From the ashes of popular Irish indie band ‘The Stunning’ came another popular Irish indie band, ‘The Walls’.
Forming in 1998 and consisting of brothers Steve and Joe Wall, Rory Doyle, John O’Donnell and Marc Aubele, the band created their own record label (since renamed ‘Dirtbird Records’) and wasted no time in releasing debut album ‘High-Lo’ in 2000, to rave reviews.
Their quirky brand of indie pop won them many fans, including no less than U2, who invited the band to support them during one of their sold-out shows at Slane Castle.
The band then released an EP in 2004 which surprised and divided their fans – exactly what they were hoping for evidently! Consisting of just one song, ‘The Drowning Pool’ is an unexpected kick-ass explosion of bluesy rock – very different from their previous material. (I highly recommend you check it out, it’s fantastic!).
Album number two was released in 2005, and proved highly successful. Particularly popular was lead single ‘Passing Through’, which was the most played song on Irish radio that summer.
The band continued to tour and grow, with an appearance at the SXSW Festival in 2006 and another personal invitation to support, this time Crowded House on their phenomenally successful reunion tour Down Under in 2007. Several European dates and a few more taster EP’s also followed.
All of which brings us neatly to third album, ‘Stop The Lights’. Released in March and funded by fans using ‘Fund It’, it is already climbing the charts nicely.
It consists of eleven songs, each with its own identity yet recognisable as ‘The Walls’, something that is quite unique in today’s often repetitive music world.
First song ‘Bird In a Cage’ has a wistful yet summery feel. It describes perfectly the difficulties of a ‘city kid’ moving to the country, with bittersweet lyrics and jangly guitars.
Track two, ‘Phantom Power’, begins with a synth-y drumbeat intro before moving unexpectedly into high, almost falsetto vocals and lush harmonies. So far, so original!
Song three, the namesake of the album, has a great staccato guitar riff and some tricky- sounding beats – which drummer Rory Doyle plays effortlessly. It also contains the unexpected addition of trumpets, which gives the song a jaunty, almost ska feel.
This contrasts with fourth song ‘The Great Escape’, which has minimal instrumentation apart from strings, lending a dreamy quality to the song, along with its yearning lyrics that somehow reminded me of Talking Heads ‘Road to Nowhere’.
Song five again changes things up, with an almost 80’s sounding synth and snare sound, as well as acoustic guitars. It’s a great, catchy number. Next up is ‘Dead Flowers’, which again has synth-y undertones but an altogether rockier sound. It’s a real toe-tapper, has a great guitar solo and some thoughtful lyrics about ‘stopping to smell the roses’; it’s definitely my favourite song.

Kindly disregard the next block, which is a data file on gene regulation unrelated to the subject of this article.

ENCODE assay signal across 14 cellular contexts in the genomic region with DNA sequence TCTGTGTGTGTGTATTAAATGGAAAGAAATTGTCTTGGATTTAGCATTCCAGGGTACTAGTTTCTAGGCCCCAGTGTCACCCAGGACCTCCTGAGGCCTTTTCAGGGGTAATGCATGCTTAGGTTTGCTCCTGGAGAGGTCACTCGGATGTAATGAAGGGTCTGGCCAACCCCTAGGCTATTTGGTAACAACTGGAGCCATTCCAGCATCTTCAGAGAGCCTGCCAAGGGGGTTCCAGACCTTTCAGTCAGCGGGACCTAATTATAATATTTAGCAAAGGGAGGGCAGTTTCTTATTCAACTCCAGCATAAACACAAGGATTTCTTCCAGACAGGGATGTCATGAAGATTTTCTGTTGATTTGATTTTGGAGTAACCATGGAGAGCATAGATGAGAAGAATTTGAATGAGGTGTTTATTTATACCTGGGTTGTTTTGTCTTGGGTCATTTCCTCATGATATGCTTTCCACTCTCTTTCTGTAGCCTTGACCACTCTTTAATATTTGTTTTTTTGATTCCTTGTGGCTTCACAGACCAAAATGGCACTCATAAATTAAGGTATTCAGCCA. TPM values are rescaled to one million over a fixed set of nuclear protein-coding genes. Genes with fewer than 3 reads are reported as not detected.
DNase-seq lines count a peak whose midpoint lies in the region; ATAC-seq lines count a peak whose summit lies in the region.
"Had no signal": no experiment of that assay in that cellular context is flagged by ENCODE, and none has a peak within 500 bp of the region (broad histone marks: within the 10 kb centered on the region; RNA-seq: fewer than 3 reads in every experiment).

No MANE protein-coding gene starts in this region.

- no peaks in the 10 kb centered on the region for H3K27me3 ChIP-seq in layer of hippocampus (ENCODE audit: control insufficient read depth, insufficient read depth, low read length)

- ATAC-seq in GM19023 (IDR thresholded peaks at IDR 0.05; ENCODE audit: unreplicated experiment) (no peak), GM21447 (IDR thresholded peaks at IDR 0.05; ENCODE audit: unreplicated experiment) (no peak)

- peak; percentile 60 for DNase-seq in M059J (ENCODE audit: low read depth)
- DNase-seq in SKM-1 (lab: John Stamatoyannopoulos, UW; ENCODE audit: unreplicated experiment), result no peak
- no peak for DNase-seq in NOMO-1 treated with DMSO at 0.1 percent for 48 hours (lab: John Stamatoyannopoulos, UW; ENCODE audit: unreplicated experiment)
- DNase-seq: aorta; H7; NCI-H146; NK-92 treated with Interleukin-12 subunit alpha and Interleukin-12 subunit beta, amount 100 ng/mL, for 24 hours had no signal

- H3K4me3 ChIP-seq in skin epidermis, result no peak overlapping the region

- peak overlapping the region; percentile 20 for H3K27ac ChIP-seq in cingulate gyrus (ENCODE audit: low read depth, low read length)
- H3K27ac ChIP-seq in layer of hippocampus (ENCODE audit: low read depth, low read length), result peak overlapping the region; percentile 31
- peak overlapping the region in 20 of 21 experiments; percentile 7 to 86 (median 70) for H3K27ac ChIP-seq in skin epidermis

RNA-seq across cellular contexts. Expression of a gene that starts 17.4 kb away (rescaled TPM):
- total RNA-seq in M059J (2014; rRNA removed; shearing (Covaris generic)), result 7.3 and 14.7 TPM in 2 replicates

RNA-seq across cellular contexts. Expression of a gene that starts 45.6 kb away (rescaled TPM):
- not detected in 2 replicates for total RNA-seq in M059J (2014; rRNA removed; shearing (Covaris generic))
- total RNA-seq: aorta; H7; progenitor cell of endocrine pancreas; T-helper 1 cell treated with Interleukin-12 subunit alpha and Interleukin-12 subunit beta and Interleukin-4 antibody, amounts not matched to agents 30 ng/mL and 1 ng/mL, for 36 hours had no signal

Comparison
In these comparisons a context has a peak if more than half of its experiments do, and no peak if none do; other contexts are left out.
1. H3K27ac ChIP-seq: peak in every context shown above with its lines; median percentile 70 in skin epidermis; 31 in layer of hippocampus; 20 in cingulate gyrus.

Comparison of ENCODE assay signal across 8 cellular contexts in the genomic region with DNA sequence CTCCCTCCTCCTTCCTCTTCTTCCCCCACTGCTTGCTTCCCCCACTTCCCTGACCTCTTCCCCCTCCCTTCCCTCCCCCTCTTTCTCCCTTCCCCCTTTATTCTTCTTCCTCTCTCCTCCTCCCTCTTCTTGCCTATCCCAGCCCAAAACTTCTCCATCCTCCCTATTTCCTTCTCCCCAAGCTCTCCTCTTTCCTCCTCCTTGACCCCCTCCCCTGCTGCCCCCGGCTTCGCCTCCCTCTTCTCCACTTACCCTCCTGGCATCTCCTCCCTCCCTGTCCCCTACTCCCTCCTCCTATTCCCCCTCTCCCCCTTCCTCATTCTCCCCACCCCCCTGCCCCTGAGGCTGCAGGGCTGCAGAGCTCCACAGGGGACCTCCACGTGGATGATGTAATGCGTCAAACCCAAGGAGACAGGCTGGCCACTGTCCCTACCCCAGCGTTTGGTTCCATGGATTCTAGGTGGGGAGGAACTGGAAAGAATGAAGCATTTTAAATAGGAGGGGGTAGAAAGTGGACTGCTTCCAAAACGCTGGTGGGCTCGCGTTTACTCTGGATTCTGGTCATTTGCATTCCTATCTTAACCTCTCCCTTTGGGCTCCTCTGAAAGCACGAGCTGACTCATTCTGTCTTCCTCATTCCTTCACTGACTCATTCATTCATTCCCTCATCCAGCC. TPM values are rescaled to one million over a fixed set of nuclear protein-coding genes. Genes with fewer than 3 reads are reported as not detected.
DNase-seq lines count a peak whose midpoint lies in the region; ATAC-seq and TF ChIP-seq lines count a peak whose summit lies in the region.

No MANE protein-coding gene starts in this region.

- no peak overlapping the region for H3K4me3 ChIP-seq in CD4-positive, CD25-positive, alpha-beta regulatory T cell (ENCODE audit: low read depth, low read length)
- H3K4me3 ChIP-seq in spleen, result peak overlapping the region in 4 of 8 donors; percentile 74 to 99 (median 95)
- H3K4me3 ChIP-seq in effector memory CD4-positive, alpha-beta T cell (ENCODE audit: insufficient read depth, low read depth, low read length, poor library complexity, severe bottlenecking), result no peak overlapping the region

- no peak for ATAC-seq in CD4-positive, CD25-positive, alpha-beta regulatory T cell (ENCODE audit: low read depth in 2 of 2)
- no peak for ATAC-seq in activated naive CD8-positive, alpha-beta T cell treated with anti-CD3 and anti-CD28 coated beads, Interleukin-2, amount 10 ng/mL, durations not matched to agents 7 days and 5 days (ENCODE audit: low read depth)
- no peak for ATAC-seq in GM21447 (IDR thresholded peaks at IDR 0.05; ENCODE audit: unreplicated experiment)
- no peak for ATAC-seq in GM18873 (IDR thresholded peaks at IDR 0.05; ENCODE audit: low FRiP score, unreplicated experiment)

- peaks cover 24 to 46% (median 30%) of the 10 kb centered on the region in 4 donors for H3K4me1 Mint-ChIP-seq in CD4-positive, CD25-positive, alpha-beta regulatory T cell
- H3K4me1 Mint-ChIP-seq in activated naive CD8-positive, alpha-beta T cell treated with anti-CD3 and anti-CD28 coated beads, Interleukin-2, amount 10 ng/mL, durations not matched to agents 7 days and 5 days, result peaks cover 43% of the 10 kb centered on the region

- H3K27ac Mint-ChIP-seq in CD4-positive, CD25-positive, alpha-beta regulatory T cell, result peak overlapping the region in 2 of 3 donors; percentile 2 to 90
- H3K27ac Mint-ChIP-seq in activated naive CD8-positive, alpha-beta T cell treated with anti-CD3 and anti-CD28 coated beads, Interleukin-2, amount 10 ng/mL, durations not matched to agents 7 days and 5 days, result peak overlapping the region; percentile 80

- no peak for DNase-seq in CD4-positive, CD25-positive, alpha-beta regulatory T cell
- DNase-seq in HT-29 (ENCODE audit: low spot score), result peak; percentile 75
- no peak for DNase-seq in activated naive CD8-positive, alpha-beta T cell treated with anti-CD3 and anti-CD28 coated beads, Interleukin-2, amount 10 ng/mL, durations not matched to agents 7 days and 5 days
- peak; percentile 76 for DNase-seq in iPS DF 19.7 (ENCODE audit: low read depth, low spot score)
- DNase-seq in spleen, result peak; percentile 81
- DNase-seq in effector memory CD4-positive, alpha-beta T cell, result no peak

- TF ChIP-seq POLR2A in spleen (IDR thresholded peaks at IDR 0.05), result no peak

Track seven, ‘All a Blur’, contains some quite unusual instruments – the twinning of a banjo and an acoustic guitar, and maraccas – but somehow it all works.
The lyrics tell of a whirlwind night with a girl singing at a karaoke bar. Song eight, ‘Carrying the Fire’, on the other hand, marries and indie folk rock beat and ‘woah woah’ singalong chorus with lyrics about…Oliver Cromwell! This album does indeed cover a wide range of topics!
Next up is ‘Doodlesque’: sounds silly, but isn’t – it’s all about never letting people “put you down”. Very inspiring lyrics wrapped up in jangly, almost ‘country’ guitars and echoing vocals which give the song quite a ‘Stone Roses’ feel.
The lyrics in song ten, ‘Thanks for the Photographs’,describe great holiday memories and a longing to go back to simpler (younger?) days. It’s a quiet, contemplative song – apart from the bold drumming during the chorus which really blows away the
The final song is the sweet ‘May the Road Rise’, a modern spin on the traditional Irish greeting. Piano-led, with picked-out notes on an electric guitar, it is a beautiful ending to the album, particularly as it ends with a similar piano sound as the beginning of the album did.
It is clear that this band is a talented bunch; very accomplished songwriters and musicians.
What impressed me the most is how they managed to make each song sound individual and unique while still retaining that recognisable ‘The Walls’ sound.
They also clearly have a fabulous offbeatsense of humour, as can often be heard in their lyrics as well as their press (such as their Facebook page, which lists their ‘genres’ as ‘rock, alternative, pop, shlock, wok, sock’, and their influences as ‘a strong mug of tea’).